Conversations with the Faculty 2015-2016
September 21, 2015
The Difference Bowen Theory Makes in Theory and Practice
This lecture and discussion will focus on ways that Bowen family systems theory differs from other prevalent approaches to human behavior. The importance of these differences will be illustrated with examples from therapy, business, ministry and research. Discussion will raise questions about distinguishing one’s own way of thinking and the difference it makes in practice.
October 19, 2015
The Family Reaction to Death
This presentation discusses Bowen’s views of the family’s reaction to death as distinctly different from the predominant viewpoints in grief work begun by Freud and popularized by Elizabeth Kubler-Ross. Grief work encourages individuals to focus on their feelings of grief and work it through in five stages. Bowen sees death as a natural part of the life cycle that shifts the family equilibrium and can result in an emotional shock wave of reactivity across several generations. A case example will be given.
November 23, 2015
Cooperation and Differentiation
This presentation will explore cooperation in family groups and organizations. What is cooperation from the viewpoint of differentiation of self? This presentation grows out of my work with legacy families (multigenerational families with shared assets) who are challenged to cooperate for the benefit of the multigenerational family. I will incorporate examples in my effort to understand cooperation in the human family group.
December 14, 2015
Within-Family Variability in Functioning
This presentation will examine multiple variables that contribute to the life adjustment children make in the same family. Several studies including the Adoptive Family will be discussed.
January 11, 2016
The Use of Language
In setting forth his theory of human relationship patterns, Murray Bowen made a consistent practice of giving ordinary words a more specialized meaning. The fuller meaning of important terms emerges only in relation to other key terms and to the phenomenon being described. This presentation will hew closely to the specific definition of the terms that Bowen explicitly provides to draw out more fully the implications of the terms when they are considered in relation to one another.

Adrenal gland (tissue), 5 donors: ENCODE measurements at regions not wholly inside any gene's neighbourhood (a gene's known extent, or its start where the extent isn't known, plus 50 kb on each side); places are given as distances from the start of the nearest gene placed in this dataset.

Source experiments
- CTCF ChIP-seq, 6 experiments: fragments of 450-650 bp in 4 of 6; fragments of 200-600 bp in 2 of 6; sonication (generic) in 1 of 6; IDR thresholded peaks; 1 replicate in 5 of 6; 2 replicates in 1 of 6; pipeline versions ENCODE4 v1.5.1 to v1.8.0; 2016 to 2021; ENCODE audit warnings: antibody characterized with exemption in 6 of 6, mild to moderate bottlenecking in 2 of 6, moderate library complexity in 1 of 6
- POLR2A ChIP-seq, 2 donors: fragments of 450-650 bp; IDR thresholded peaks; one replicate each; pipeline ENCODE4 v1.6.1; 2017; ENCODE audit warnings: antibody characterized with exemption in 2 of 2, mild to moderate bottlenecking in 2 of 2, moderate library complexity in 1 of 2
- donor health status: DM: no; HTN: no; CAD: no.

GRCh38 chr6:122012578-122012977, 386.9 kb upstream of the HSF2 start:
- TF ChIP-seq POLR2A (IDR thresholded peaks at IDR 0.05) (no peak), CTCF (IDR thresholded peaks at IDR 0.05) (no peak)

February 8, 2016
Family and the Intermix of Emotional and Intellectual Functioning
Bowen theory posits that differentiation of self entails both the development of emotional autonomy and the differentiation of the intellectual system of an individual. How the family system might influence the “intermix” of emotional and intellectual functioning of individuals will be the subject of this discussion.
March 14, 2016
Cutoff and Distance through the Generations: Learning about Distance in Self While Observing Distance in Others
The concept of cutoff and patterns of emotional distance will be covered in this presentation. It will include the practical application of the effort at differentiation of self in the presenter’s own family.
April 25, 2016
Differentiation of Self and Neurofeedback: Top/Down, Bottom/Up
In this conversation, Ms. Friesen will present her work integrating neurofeedback with family systems theory, both conceptually and practically. Using neurofeedback in Bowen theory consultation has expanded her way of understanding the brain, the family and the process of differentiation of self. She will illustrate these ideas with case examples.
May 16, 2016
An Arena for Differentiation
Differentiation occurs across all areas of functioning in relationships with significant others. This presentation will discuss such a process in the thinking and shaping of one area of functioning.
June 20, 2016
Reactivity Factors in the Relationship Between Society and its Sustaining Environments
Bowen laid out a methodology for extending Bowen family systems theory to examine and understand emotional processes at the level of society and its sustaining environments. This conversation will discuss that methodology and apply it to examine reactivity factors in societal-environmental relationships with the intent of capturing variation in functioning, especially as it pertains to agricultural activities.